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Behavioral Issues Why does he do that?


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  #1  
Old 16th November 2009, 11:16 AM
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Angry Advice Needed: Sudden Aggression in a 1 year old Boxer

My 1 year old boxer Dori has suddenly become aggressive with other dogs. On Friday Dori attacked my 14 year old Bichon mix. While it could have been much worse (only a few nicks on the neck and face), I am very concerned that should they have another altercation Candy (my bichon mix), won't be so lucky. I immediately seperated the two dogs and they have not been in contact with one another since the incident. While Dori hasn't shown any more instances of aggression towards the other 2 dogs in the house, I am concerned that at any moment that could change. On Saturday, I brought Dori to a fundraiser for a local dog rescue. She was fairly well behaved although after an hour or so she started to act aggressively towards any dog that approached her. I removed her from the situation and she calmed down, no problem. Today my husband brought our 2 big dogs (Dori and our Irish Wolfhound cross, Sully) to a local dog park and Dori immediately picked 3 fights with 3 different dogs which is very out of character for her. Normally (as in up to last Friday), she is very friendly with dogs at the dog park and never picks any fights. In fact, she will often times avoid dogs that intimidate her and seek out ones she feels comfortable playing with. This is just so strange because this huge change happened in literally one day. Has anyone experienced something like this before with their dog? I've completed numerous obedience classes with Dori and know about all the triggers that spark dog on dog aggression and none of them seem to be involved with the recent turn of events. We are bringing Dori to the vet's today to make sure that her recent behavioral switch isn't due to a medical issue like pain or illness. We also have a consultation set up with a behavorist who is highly skilled in dog aggression (she is an expert advisor to the Canadian courts on dog aggression). This behavior is just so out of character for Dori and it is continuing to escalate. Any advice would be much appreciated.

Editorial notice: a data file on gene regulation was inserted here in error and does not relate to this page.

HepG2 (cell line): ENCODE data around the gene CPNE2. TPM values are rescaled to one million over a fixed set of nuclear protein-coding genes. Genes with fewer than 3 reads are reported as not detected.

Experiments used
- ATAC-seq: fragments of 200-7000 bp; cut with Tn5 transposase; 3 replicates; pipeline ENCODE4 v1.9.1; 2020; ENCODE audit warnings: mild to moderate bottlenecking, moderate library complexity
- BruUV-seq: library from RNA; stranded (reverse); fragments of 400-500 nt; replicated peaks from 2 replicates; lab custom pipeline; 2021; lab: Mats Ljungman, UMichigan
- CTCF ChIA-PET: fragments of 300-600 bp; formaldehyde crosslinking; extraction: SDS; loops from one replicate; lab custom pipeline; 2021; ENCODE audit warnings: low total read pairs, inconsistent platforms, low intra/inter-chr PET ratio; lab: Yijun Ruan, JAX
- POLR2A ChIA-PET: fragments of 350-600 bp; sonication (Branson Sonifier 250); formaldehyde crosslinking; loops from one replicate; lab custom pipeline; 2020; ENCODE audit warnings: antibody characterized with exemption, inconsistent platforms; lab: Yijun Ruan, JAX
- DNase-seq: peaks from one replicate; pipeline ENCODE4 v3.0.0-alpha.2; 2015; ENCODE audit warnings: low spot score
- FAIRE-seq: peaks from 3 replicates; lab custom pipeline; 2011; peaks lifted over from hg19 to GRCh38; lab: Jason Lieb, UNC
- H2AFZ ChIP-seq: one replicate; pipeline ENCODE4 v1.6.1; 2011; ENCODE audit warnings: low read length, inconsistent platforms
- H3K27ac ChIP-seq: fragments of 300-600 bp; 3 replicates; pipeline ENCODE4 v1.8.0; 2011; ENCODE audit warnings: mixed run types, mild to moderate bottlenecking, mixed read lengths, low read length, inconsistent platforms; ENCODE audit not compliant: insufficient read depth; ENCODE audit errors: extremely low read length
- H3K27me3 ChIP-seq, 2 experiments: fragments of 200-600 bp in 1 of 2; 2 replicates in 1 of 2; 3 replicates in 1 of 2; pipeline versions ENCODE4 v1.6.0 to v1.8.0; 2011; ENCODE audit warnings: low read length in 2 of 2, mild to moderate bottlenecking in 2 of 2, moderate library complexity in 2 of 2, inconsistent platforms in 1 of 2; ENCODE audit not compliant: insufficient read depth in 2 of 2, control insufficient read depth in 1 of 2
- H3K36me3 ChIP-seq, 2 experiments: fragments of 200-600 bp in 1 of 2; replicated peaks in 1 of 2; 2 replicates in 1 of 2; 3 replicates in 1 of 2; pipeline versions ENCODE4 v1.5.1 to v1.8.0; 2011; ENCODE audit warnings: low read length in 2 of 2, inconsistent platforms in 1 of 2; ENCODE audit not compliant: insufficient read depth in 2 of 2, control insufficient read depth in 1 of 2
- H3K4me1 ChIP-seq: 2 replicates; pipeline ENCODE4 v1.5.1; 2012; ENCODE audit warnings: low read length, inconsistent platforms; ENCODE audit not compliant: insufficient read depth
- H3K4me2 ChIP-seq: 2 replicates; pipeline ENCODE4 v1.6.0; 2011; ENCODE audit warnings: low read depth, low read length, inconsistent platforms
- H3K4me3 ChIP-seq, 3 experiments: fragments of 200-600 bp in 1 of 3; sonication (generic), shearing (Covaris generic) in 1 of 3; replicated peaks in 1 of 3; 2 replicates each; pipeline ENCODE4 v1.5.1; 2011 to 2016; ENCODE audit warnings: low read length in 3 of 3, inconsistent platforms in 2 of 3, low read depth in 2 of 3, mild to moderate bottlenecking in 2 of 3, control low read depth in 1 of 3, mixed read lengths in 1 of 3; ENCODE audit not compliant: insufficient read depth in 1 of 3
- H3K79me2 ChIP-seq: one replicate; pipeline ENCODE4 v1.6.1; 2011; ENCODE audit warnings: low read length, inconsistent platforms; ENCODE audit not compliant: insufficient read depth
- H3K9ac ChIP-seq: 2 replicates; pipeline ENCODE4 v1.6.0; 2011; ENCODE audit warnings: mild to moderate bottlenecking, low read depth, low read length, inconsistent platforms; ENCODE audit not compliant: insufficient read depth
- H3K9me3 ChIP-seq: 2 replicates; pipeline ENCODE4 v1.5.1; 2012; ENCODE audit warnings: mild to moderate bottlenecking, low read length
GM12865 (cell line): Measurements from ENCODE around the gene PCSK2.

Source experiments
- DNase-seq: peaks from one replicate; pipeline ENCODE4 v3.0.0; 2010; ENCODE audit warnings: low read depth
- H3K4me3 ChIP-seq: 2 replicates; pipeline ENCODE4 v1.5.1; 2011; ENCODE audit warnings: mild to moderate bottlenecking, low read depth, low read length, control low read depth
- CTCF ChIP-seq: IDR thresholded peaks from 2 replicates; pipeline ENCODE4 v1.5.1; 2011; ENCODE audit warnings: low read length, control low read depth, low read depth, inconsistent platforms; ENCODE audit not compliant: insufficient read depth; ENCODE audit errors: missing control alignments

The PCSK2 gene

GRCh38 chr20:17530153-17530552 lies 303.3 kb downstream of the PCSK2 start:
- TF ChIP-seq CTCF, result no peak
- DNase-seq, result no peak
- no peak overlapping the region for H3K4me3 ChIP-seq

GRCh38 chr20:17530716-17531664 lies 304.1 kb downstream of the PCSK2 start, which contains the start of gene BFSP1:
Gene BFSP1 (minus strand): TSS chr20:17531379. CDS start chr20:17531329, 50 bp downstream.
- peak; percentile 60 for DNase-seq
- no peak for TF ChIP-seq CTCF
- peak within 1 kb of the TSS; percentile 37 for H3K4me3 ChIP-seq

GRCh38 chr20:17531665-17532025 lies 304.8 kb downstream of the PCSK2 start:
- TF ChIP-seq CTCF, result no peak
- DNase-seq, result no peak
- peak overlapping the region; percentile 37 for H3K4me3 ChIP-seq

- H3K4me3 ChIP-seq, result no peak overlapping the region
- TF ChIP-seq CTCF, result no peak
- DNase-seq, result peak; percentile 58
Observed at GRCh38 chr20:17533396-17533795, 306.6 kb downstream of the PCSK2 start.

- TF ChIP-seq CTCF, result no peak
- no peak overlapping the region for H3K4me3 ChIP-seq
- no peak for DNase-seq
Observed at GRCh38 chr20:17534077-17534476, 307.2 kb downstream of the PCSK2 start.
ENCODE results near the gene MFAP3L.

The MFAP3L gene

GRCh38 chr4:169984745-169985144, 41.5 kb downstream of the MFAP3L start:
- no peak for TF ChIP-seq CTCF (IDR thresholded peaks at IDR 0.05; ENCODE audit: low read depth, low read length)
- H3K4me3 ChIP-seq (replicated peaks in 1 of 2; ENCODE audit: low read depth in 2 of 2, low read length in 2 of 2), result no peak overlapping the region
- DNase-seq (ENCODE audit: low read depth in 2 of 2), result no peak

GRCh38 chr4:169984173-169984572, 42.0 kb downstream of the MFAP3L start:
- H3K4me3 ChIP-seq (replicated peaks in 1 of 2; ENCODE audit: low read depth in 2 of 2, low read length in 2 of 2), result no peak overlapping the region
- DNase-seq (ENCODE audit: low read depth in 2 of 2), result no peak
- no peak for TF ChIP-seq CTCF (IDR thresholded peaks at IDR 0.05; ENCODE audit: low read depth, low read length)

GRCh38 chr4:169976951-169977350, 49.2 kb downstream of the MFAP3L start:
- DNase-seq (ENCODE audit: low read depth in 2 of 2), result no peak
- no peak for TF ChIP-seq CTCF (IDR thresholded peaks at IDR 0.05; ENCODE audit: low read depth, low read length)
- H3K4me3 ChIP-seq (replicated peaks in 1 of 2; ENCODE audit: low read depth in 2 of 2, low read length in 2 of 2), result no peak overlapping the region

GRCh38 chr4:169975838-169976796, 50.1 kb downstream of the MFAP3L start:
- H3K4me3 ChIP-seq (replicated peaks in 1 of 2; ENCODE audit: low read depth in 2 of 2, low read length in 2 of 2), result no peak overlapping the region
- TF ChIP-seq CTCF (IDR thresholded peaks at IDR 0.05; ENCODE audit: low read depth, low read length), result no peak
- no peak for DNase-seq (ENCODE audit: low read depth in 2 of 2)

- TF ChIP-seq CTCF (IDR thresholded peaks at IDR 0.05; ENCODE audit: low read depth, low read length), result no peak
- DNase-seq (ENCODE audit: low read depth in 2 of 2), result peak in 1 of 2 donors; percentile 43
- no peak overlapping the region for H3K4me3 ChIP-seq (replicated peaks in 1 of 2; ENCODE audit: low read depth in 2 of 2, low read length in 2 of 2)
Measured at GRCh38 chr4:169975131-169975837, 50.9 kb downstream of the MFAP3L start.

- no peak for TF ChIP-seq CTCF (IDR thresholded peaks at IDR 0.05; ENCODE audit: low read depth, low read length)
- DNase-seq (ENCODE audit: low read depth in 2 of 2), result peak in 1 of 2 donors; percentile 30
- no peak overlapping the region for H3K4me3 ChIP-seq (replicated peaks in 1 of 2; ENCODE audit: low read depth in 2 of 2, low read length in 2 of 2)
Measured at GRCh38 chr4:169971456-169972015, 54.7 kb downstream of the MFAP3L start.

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  #2  
Old 16th November 2009, 11:47 AM
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Sudden behavior changes can be related to health issues, so I recommend having her thoroughly checked by a vet. Let them know what behaviors you are seeing and that it is completely not in character for her. If she comes back with a clean bill of health (no pain issues, thyroid levels well within normal range, etc.) then we can talk about how to modify behavior.

 
  #3  
Old 16th November 2009, 03:34 PM
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My husband brought Dori to the vet...she seems healthy with no palpable pain. The vet pulled some blood to run a complete profile including a CBC and T4. I'm hoping that maybe since the aggression was so suddenly onset, it might be hypothyroidism. We've done blood work in the past and she's always had a clean bill of health...although we've never run a T4 before. We should have the results either tomorrow or Wednesday, I'll keep you posted once I find out.

 
  #4  
Old 16th November 2009, 09:21 PM
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My first thought was thyroid however a T4 won't give you the whole picture regarding it.
The thyroid has to be pretty well shot for something to show up in that test.
If it comes up within normal ranges, even near the bottom of normal I would request to have a complete thyroid panel done which includes a TgAA reading as well.
At any rate once you have the numbers post them or do a search here on BW for thyroiditis and it will bring up a post about how to interpret the numbers.